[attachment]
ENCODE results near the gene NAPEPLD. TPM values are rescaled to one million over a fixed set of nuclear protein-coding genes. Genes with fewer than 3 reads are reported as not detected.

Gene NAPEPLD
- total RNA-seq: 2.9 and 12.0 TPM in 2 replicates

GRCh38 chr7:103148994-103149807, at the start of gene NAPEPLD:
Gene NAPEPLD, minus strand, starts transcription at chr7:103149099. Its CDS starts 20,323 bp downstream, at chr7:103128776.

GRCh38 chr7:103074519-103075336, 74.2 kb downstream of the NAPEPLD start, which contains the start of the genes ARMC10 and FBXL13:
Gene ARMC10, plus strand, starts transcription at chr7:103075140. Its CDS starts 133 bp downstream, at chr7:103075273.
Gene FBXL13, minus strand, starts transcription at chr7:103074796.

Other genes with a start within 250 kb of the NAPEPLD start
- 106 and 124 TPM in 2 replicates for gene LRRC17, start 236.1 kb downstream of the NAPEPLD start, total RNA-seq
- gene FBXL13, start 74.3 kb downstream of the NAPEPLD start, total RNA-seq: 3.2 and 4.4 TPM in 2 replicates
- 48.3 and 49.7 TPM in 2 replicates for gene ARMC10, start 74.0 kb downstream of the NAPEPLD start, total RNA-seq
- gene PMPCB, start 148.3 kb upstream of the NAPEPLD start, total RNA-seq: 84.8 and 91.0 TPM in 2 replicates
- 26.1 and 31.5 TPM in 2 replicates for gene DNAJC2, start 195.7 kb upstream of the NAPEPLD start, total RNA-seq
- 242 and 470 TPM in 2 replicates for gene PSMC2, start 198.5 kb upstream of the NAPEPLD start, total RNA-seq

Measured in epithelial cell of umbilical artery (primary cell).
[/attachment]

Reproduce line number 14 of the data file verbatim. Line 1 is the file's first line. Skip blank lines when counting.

- 26.1 and 31.5 TPM in 2 replicates for gene DNAJC2, start 195.7 kb upstream of the NAPEPLD start, total RNA-seq